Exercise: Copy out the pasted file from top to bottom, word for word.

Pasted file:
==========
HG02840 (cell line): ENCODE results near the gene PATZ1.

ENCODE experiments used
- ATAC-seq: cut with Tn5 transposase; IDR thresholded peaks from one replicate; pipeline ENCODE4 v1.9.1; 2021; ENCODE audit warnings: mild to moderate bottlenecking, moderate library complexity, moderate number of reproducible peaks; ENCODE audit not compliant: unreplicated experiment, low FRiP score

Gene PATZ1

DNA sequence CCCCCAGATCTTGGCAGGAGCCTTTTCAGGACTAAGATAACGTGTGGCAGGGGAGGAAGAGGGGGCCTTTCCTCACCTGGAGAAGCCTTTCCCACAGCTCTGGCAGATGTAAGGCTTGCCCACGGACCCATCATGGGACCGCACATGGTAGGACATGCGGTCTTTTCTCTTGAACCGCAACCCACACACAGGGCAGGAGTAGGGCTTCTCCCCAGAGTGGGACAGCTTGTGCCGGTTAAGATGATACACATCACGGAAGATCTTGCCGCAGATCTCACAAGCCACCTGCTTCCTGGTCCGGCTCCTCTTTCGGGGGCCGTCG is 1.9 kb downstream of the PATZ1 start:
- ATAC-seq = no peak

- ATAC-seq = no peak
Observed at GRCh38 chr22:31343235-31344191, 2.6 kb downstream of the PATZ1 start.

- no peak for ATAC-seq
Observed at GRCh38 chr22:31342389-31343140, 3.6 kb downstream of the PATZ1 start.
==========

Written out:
HG02840 (cell line): ENCODE results near the gene PATZ1.

ENCODE experiments used
- ATAC-seq: cut with Tn5 transposase; IDR thresholded peaks from one replicate; pipeline ENCODE4 v1.9.1; 2021; ENCODE audit warnings: mild to moderate bottlenecking, moderate library complexity, moderate number of reproducible peaks; ENCODE audit not compliant: unreplicated experiment, low FRiP score

Gene PATZ1

DNA sequence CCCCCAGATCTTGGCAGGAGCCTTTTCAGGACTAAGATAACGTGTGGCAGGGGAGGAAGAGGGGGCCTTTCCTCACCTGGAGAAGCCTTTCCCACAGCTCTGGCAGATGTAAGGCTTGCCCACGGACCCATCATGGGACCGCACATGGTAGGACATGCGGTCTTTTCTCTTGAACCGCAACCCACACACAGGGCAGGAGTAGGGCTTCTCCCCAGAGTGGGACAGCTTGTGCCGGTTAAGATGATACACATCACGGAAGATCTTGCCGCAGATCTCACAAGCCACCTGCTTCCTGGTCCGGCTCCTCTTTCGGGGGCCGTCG is 1.9 kb downstream of the PATZ1 start:
- ATAC-seq = no peak

- ATAC-seq = no peak
Observed at GRCh38 chr22:31343235-31344191, 2.6 kb downstream of the PATZ1 start.

- no peak for ATAC-seq
Observed at GRCh38 chr22:31342389-31343140, 3.6 kb downstream of the PATZ1 start.